A sadly common pattern is that those that perpetuate violence in the name of Islam often tout US foreign policy as a form of justification. Well, Thomas L. Friedman, a journalist, columnist and author, has written a piece that effectively demolishes this myth. Mr Friedman is no isolated and inexperienced hack issuing bulletins from an ivory tower, he lived in Beirut during the civil war, and won the Pulitzer Prize for International Reporting for his dispatches at the time, and so he is a man truly worth paying attention to, much of what he writes is deeply insightful.
The Boston Bombings have motivated his latest article, from which I’m giving you a longer than normal extract. Responding to the news that the Bombers were motivated by the American wars in Iraq and Afghanistan, he writes …
This is a popular meme among radical Muslim groups, and, to be sure, some Muslim youths were deeply angered by the U.S. interventions in the Middle East. The brothers Tsarnaev may have been among them.
But what in God’s name does that have to do with planting a bomb at the Boston Marathon and blowing up innocent people? It is amazing to me how we’ve come to accept this non sequitur and how easily we’ve allowed radical Muslim groups and their apologists to get away with it.
A simple question: If you were upset with U.S. wars in Iraq and Afghanistan, why didn’t you go out and build a school in Afghanistan to strengthen that community or get an advanced degree to strengthen yourself or become a math teacher in the Muslim world to help its people be less vulnerable to foreign powers? Dzhokhar claims the Tsarnaev brothers were so upset by something America did in a third country that they just had to go to Boylston Street and blow up people who had nothing to do with it (some of whom could have been Muslims), and too often we just nod our heads rather than asking: What kind of sick madness is this?
It’s a double non sequitur when it comes from Muslim youths who lived and studied in America, where, if you’re upset about something, you have many ways to express your opposition and have an impact — from organizing demonstrations to publishing articles to running for office. In fact, an American guy named Barack, whose grandfather was a Muslim, did just that. And he’s now president of the United States, a job he’s used to unwind the wars in Iraq and in Afghanistan.
Moreover, some 70,000 people, most of them Muslims, have been killed by other Muslims in the Syrian civil war, which the U.S. had nothing to do with — although many Muslims are now begging us to intervene to stop it. And every week innocent Muslims are blown up by Muslim suicide bombers in Pakistan and Iraq — every week. Thousands of them have been maimed and killed in attacks so nihilistic that the bombers don’t even bother to give their names or make demands. Yet this does not appear to have moved the brothers Tsarnaev one iota.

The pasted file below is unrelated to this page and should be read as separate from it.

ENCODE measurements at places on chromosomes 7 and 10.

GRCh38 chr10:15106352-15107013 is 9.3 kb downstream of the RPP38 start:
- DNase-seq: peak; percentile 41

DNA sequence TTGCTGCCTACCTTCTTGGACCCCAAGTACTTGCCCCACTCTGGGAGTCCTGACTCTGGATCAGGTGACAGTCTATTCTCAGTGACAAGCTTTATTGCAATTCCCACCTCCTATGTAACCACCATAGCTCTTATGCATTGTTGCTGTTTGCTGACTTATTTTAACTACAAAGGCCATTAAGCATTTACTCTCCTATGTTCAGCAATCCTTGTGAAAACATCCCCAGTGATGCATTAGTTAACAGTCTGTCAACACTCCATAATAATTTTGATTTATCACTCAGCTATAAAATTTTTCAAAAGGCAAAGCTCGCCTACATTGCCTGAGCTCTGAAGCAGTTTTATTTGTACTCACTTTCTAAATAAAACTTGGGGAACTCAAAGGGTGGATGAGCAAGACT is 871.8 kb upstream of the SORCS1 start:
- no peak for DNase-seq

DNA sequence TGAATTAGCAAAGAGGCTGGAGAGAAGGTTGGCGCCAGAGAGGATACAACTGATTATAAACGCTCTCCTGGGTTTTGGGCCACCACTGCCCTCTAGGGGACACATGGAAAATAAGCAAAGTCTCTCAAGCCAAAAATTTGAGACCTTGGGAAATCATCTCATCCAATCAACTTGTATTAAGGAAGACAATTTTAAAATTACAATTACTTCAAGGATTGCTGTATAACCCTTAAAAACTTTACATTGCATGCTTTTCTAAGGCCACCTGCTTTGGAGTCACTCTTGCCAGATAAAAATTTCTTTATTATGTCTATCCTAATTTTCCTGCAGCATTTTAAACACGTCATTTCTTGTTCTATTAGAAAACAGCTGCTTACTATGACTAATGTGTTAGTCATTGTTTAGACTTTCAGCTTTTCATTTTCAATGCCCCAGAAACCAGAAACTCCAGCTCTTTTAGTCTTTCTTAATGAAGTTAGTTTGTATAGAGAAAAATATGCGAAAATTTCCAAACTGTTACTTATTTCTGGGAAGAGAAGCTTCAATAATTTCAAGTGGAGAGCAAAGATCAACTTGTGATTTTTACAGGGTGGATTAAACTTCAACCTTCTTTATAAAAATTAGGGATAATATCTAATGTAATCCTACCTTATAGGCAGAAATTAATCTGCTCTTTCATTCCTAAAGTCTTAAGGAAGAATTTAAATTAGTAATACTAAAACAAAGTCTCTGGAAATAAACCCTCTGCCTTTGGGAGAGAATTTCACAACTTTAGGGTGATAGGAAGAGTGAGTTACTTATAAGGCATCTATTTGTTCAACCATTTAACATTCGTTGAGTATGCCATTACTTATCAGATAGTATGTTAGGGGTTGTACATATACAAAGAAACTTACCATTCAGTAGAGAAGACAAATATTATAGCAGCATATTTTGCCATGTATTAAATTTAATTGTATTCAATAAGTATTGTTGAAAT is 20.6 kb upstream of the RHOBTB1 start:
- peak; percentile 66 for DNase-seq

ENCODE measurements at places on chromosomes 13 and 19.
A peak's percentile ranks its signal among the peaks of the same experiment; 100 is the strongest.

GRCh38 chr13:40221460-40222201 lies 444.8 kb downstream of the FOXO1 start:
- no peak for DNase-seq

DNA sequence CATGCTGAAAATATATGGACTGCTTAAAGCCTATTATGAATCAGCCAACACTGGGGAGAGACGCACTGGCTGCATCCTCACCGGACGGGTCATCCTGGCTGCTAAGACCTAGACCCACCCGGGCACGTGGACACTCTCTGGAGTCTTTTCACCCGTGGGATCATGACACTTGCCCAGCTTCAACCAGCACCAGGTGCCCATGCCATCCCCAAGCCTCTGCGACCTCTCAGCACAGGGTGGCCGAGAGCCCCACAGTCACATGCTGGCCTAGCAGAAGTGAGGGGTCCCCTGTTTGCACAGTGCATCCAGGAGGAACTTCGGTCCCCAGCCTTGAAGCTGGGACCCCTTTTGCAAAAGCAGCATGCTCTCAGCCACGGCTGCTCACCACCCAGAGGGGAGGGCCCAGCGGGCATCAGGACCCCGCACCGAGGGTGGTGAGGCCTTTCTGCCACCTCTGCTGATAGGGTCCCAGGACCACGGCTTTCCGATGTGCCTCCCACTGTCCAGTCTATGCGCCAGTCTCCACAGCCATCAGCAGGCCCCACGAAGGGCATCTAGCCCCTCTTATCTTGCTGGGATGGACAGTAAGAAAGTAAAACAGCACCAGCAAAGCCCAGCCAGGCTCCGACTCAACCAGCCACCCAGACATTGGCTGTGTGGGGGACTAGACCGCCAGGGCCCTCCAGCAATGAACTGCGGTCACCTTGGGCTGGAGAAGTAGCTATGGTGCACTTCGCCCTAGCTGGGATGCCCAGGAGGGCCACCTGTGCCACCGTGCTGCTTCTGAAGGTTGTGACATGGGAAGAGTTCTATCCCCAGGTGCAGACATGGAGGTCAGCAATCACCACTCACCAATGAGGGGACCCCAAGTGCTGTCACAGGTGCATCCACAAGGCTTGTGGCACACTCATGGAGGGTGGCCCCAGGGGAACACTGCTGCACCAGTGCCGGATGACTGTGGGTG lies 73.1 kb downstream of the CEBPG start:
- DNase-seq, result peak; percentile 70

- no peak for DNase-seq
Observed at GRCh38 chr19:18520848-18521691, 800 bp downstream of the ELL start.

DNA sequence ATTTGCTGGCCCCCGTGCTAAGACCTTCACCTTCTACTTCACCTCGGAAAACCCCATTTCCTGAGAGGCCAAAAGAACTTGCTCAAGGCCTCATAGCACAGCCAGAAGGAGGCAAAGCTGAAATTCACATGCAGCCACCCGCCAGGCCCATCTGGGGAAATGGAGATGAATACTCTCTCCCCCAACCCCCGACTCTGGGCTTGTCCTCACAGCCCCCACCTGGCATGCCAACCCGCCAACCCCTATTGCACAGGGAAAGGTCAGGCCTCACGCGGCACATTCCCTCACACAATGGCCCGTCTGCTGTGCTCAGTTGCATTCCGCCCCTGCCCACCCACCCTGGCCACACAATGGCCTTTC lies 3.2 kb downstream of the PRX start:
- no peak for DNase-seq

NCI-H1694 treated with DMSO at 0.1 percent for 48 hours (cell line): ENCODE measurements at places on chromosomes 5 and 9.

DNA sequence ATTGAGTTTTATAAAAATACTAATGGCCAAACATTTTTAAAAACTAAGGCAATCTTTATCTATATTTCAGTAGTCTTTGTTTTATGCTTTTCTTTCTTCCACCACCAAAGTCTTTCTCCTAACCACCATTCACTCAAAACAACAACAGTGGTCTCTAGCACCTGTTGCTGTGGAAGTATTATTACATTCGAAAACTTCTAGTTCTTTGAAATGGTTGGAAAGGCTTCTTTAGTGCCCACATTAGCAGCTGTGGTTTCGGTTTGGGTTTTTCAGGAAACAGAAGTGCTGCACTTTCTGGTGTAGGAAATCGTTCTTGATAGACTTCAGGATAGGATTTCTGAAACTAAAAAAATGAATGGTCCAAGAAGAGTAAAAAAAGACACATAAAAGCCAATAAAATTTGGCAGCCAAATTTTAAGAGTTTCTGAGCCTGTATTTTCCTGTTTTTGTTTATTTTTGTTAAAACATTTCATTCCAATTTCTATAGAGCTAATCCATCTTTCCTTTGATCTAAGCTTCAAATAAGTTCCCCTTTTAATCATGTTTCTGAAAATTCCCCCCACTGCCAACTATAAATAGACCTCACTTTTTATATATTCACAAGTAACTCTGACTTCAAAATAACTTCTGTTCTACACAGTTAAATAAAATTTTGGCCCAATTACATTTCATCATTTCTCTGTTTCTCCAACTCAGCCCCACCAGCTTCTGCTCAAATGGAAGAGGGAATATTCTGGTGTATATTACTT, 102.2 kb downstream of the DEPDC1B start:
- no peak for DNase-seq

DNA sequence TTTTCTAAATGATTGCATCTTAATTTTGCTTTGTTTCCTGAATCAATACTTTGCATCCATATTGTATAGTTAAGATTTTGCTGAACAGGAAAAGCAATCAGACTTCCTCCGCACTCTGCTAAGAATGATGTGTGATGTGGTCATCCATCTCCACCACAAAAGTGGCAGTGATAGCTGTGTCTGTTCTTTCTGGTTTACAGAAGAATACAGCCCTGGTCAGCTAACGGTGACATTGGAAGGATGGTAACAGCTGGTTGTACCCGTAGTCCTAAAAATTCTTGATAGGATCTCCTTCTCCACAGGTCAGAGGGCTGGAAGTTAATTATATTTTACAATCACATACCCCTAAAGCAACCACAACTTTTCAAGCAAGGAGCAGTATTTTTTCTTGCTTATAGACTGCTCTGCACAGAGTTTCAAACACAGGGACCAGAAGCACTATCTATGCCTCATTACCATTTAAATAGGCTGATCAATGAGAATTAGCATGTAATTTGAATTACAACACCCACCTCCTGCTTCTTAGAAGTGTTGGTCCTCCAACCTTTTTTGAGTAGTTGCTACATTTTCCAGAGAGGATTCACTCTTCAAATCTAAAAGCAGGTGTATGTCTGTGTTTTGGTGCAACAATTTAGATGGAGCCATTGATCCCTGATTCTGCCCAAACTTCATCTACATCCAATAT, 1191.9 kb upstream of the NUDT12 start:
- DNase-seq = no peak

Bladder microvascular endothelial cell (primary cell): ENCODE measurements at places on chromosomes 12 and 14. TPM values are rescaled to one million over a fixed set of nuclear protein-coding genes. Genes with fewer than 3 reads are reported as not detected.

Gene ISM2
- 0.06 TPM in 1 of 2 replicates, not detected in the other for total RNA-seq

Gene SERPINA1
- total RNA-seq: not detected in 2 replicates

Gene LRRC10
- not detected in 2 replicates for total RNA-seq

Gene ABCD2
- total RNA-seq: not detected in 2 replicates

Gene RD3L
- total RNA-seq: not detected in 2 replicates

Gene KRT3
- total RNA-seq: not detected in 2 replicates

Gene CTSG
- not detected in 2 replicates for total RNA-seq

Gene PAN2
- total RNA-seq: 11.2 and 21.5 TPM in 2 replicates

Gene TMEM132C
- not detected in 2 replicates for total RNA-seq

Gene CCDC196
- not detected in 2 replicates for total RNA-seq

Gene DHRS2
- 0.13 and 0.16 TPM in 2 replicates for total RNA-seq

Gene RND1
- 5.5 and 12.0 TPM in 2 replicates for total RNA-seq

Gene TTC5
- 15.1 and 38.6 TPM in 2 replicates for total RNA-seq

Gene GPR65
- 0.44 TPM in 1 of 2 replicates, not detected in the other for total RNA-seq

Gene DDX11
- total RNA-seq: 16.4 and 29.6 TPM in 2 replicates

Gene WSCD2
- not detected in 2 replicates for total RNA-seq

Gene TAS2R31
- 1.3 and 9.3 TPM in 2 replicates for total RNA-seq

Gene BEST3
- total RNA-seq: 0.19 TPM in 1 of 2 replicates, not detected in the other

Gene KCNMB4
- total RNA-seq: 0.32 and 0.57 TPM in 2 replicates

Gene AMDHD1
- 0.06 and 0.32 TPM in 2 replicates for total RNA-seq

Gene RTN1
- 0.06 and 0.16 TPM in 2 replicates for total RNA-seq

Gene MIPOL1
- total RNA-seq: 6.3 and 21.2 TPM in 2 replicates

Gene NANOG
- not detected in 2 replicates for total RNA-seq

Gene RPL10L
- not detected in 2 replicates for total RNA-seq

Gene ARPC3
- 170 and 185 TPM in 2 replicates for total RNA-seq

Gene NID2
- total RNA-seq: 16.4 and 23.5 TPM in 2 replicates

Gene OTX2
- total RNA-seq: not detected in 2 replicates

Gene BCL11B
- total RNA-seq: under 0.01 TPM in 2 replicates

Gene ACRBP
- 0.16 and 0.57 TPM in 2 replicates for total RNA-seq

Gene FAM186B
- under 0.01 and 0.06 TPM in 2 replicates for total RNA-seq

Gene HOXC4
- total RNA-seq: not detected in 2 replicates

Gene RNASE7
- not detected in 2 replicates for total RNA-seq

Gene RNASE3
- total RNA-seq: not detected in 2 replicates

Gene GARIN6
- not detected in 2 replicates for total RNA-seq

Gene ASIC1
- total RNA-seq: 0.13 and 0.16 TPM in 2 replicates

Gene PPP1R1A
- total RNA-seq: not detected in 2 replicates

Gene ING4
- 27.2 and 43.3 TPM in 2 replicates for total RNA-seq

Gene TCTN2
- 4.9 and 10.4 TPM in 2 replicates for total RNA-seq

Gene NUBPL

Why is that? We surely must not tar all of Islam in this. Having lived in the Muslim world, I know how unfair that would be. But we must ask a question only Muslims can answer: What is going on in your community that a critical number of your youth believes that every American military action in the Middle East is intolerable and justifies a violent response, and everything Muslim extremists do to other Muslims is ignorable and calls for mostly silence?
Indeed yes, I am most distinctly being deafened by that complete silence, but it is perhaps to some degree understandable.
He is truly correct to make the observation that this is not something to tar an entire culture with. Most Muslims, like almost every other human on the planet, are decent and honourable, and while they may indeed have a belief in Allah in some vague sort of way and enjoy the various festivals, they simply wish to live in peace and also leave others alone to do the same. However nestled in the heart of the culture resides the core believers, those that have been ensnared by the insane rhetoric and have embraced the religious bullshit as literal truth … a truth that motivates them to strike out violently against anybody and everybody who is not conforming to their specific variation of belief, and that includes not only non-Muslims, but all other variations of Islam.
The religious motivation is clear, it is the embrace of an Idea that is morally, ethically and rationally as wrong as it is possible to be. Such thinking thrives because it tolerates no criticism, and reacts with extreme violence against any any all dissent. Knowing this and understanding it allows us to grasp why the majority within the community remain silent; they have no desire to paint a target sign on their own backs. While such silence may indeed give a cloak of protection to such fanaticism, we need not assume it implies that most actually condone any of it, they simply wish to not become a target themselves.
If they cannot speak out, then who will? I will … and so can you. We have one distinct advantage on the Internet that grants us a rather unique protection, and while we can indeed reach out with words of fact based criticism that strip the ideas naked and reveal such thinking to not only be truly evil but also wrong. When faced with this, they cannot strike back violently, but instead stand helpless due to the geographical separation.